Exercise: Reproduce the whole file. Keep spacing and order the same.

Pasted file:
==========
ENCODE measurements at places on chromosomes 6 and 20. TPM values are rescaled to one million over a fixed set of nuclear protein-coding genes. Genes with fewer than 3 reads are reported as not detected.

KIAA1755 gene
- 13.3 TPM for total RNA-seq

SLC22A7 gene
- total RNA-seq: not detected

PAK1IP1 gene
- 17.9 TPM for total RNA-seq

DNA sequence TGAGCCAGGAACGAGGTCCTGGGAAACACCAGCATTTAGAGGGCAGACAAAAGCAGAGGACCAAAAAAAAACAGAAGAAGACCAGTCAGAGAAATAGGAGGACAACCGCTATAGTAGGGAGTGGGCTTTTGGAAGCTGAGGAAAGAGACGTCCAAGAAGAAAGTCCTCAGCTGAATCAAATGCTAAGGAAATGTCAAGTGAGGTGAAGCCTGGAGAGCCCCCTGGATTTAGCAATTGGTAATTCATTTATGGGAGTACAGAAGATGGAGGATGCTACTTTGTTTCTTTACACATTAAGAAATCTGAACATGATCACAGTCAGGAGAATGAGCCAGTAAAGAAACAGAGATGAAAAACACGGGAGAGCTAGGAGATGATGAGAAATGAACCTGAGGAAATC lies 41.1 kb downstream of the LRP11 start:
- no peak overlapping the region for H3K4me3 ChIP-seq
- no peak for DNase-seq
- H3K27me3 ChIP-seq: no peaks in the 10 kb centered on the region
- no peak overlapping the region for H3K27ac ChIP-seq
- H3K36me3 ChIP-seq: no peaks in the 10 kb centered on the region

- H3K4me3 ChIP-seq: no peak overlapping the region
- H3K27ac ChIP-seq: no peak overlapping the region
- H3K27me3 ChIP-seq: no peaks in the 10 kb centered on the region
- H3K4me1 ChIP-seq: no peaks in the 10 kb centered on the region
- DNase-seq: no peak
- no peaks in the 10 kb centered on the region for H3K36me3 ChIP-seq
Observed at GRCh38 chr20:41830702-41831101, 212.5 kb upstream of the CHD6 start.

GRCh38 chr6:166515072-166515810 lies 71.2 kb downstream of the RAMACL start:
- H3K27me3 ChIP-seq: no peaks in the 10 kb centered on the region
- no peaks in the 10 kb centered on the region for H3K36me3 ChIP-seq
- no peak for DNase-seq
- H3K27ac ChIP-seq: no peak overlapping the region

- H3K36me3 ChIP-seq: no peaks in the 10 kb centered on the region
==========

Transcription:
ENCODE measurements at places on chromosomes 6 and 20. TPM values are rescaled to one million over a fixed set of nuclear protein-coding genes. Genes with fewer than 3 reads are reported as not detected.

KIAA1755 gene
- 13.3 TPM for total RNA-seq

SLC22A7 gene
- total RNA-seq: not detected

PAK1IP1 gene
- 17.9 TPM for total RNA-seq

DNA sequence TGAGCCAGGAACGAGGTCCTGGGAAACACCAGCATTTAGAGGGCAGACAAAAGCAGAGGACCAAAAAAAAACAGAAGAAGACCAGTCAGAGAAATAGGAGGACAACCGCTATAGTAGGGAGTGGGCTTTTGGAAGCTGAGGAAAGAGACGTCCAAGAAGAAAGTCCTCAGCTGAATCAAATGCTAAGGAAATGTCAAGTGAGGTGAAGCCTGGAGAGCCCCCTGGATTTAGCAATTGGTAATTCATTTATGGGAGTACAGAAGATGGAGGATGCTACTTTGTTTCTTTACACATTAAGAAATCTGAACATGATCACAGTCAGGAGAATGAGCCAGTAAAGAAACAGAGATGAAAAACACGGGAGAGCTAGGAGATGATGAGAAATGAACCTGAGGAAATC lies 41.1 kb downstream of the LRP11 start:
- no peak overlapping the region for H3K4me3 ChIP-seq
- no peak for DNase-seq
- H3K27me3 ChIP-seq: no peaks in the 10 kb centered on the region
- no peak overlapping the region for H3K27ac ChIP-seq
- H3K36me3 ChIP-seq: no peaks in the 10 kb centered on the region

- H3K4me3 ChIP-seq: no peak overlapping the region
- H3K27ac ChIP-seq: no peak overlapping the region
- H3K27me3 ChIP-seq: no peaks in the 10 kb centered on the region
- H3K4me1 ChIP-seq: no peaks in the 10 kb centered on the region
- DNase-seq: no peak
- no peaks in the 10 kb centered on the region for H3K36me3 ChIP-seq
Observed at GRCh38 chr20:41830702-41831101, 212.5 kb upstream of the CHD6 start.

GRCh38 chr6:166515072-166515810 lies 71.2 kb downstream of the RAMACL start:
- H3K27me3 ChIP-seq: no peaks in the 10 kb centered on the region
- no peaks in the 10 kb centered on the region for H3K36me3 ChIP-seq
- no peak for DNase-seq
- H3K27ac ChIP-seq: no peak overlapping the region

- H3K36me3 ChIP-seq: no peaks in the 10 kb centered on the region